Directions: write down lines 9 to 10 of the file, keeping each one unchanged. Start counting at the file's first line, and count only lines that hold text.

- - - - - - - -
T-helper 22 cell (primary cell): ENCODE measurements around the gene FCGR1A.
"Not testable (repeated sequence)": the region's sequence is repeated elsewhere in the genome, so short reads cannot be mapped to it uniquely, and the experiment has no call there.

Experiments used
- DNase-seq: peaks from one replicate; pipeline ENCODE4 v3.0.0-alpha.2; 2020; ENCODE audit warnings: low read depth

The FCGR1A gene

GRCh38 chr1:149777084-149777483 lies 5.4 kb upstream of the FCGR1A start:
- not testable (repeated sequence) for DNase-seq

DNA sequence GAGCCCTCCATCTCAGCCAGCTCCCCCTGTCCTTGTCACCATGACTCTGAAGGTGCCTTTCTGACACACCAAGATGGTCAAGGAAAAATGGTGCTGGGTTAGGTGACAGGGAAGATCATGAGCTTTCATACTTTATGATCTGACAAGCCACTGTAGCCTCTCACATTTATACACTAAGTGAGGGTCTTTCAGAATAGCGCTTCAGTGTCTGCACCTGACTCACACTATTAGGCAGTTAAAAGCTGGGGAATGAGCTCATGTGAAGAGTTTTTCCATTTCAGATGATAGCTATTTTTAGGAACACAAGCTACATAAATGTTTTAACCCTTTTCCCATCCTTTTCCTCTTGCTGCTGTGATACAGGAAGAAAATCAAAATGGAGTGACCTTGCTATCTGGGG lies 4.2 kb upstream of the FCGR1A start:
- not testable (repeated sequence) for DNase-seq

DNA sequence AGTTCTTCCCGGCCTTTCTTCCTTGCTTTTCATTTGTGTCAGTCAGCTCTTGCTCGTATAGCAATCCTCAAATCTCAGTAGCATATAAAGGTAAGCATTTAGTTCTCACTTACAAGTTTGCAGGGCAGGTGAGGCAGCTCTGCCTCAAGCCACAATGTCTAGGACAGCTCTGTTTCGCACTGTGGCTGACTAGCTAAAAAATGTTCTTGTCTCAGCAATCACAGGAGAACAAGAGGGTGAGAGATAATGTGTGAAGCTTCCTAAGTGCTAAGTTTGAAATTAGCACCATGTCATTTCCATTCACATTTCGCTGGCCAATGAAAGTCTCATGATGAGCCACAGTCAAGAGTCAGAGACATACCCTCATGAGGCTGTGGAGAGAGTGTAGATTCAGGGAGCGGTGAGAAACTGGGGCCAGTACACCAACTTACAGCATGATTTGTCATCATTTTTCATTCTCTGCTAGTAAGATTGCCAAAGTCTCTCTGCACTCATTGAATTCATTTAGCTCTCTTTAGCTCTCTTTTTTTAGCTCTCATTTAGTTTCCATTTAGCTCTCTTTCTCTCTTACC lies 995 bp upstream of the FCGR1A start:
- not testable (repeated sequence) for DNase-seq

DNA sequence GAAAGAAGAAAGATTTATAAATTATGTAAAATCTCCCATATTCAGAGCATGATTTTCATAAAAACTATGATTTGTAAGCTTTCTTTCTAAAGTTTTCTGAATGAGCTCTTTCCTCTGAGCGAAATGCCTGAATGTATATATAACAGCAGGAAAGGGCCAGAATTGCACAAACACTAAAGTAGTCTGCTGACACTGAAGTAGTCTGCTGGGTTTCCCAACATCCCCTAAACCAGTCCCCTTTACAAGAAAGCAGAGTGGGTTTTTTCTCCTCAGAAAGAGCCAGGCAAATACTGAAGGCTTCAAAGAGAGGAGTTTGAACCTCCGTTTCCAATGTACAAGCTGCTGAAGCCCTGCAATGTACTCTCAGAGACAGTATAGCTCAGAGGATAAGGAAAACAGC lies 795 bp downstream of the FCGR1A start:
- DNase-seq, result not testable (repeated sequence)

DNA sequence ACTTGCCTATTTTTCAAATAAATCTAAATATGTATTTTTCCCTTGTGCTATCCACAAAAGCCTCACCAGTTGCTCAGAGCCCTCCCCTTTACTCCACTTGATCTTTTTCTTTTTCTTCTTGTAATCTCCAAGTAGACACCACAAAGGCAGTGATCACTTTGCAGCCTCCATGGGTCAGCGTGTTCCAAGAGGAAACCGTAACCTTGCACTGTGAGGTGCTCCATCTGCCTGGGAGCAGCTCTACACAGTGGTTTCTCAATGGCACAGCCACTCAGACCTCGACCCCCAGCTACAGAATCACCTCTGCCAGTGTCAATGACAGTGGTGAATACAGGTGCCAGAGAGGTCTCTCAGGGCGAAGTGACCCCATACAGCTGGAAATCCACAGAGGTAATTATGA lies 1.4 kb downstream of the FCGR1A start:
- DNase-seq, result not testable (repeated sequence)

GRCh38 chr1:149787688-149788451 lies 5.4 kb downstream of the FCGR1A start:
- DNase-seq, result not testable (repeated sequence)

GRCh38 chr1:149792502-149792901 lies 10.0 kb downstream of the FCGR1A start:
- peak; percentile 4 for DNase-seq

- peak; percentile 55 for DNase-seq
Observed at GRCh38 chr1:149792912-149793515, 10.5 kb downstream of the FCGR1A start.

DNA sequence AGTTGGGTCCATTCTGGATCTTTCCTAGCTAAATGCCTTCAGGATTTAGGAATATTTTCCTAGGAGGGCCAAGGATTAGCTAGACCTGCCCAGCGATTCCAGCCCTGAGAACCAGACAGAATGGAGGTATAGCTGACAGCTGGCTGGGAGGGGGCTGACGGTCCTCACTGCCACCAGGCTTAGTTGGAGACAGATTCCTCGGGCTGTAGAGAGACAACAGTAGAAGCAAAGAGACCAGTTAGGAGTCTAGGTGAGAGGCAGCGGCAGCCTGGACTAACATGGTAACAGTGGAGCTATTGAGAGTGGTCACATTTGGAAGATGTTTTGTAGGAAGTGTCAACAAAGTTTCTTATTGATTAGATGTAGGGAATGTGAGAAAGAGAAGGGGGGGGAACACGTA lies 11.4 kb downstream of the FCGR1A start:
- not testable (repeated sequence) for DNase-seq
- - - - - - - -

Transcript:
- not testable (repeated sequence) for DNase-seq

DNA sequence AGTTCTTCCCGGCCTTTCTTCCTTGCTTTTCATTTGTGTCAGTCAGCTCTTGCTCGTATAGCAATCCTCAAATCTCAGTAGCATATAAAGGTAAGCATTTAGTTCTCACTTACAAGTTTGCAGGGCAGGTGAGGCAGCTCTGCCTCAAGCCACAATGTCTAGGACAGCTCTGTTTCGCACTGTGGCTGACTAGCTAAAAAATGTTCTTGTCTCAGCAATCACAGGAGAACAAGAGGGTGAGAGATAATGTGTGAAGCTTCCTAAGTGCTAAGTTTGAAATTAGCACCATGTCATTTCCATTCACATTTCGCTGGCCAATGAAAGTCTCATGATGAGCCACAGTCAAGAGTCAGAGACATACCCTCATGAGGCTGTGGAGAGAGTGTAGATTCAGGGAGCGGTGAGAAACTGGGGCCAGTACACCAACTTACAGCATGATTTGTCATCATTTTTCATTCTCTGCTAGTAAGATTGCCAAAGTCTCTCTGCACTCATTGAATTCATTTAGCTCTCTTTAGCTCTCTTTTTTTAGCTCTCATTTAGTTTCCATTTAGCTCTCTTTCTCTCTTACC lies 995 bp upstream of the FCGR1A start: